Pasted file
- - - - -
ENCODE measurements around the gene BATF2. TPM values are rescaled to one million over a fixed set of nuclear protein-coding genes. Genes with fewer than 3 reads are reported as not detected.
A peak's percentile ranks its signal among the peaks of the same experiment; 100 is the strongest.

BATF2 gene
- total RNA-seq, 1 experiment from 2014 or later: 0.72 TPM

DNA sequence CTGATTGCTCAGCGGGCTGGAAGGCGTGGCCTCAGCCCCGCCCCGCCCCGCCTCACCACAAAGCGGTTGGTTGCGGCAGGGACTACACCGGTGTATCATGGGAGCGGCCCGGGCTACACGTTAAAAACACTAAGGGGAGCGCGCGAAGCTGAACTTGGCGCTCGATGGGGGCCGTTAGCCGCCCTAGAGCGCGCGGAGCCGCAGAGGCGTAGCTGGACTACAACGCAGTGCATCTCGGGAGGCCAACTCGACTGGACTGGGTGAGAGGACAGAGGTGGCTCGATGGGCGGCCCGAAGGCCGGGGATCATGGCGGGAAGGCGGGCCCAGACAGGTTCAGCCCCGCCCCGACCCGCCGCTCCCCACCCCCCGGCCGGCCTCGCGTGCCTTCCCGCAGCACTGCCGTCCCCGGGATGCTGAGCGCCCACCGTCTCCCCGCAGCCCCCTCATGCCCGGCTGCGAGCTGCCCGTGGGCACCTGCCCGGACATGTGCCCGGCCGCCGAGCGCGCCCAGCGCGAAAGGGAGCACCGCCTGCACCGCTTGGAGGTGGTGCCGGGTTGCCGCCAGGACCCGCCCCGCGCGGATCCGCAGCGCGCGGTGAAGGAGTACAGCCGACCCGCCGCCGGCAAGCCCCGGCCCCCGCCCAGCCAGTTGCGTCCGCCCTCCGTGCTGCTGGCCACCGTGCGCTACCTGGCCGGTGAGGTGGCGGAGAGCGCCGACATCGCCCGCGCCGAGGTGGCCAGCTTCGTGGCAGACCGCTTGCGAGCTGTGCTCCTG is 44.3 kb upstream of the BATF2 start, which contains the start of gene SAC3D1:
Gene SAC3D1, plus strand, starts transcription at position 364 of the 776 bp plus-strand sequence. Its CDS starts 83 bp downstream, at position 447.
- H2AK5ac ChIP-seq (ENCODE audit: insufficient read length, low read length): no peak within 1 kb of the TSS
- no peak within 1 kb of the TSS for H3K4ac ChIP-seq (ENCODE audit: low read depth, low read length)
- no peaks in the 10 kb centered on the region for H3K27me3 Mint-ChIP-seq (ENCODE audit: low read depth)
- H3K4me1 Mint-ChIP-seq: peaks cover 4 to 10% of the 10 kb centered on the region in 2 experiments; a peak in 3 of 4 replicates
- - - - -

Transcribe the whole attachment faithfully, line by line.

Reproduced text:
ENCODE measurements around the gene BATF2. TPM values are rescaled to one million over a fixed set of nuclear protein-coding genes. Genes with fewer than 3 reads are reported as not detected.
A peak's percentile ranks its signal among the peaks of the same experiment; 100 is the strongest.

BATF2 gene
- total RNA-seq, 1 experiment from 2014 or later: 0.72 TPM

DNA sequence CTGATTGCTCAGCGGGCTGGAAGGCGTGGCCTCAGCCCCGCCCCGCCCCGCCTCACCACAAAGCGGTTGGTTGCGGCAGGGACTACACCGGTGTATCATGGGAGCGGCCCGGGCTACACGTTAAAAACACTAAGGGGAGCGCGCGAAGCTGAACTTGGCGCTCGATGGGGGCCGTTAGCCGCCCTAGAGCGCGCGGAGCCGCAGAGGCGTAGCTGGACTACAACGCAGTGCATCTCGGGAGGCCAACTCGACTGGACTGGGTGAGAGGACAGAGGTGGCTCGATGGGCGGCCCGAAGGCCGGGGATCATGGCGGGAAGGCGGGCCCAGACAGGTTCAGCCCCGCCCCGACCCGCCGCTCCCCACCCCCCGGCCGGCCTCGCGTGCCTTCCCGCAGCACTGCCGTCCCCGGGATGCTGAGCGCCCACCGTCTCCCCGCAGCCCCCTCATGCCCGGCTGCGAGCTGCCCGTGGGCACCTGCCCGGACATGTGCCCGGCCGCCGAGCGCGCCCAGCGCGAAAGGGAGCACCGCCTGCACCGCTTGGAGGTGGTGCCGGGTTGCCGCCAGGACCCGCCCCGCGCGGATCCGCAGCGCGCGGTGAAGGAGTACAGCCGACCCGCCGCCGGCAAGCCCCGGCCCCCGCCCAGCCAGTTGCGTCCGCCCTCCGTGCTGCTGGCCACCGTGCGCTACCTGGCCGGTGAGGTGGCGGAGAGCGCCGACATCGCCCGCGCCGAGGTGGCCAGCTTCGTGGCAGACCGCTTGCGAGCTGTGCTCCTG is 44.3 kb upstream of the BATF2 start, which contains the start of gene SAC3D1:
Gene SAC3D1, plus strand, starts transcription at position 364 of the 776 bp plus-strand sequence. Its CDS starts 83 bp downstream, at position 447.
- H2AK5ac ChIP-seq (ENCODE audit: insufficient read length, low read length): no peak within 1 kb of the TSS
- no peak within 1 kb of the TSS for H3K4ac ChIP-seq (ENCODE audit: low read depth, low read length)
- no peaks in the 10 kb centered on the region for H3K27me3 Mint-ChIP-seq (ENCODE audit: low read depth)
- H3K4me1 Mint-ChIP-seq: peaks cover 4 to 10% of the 10 kb centered on the region in 2 experiments; a peak in 3 of 4 replicates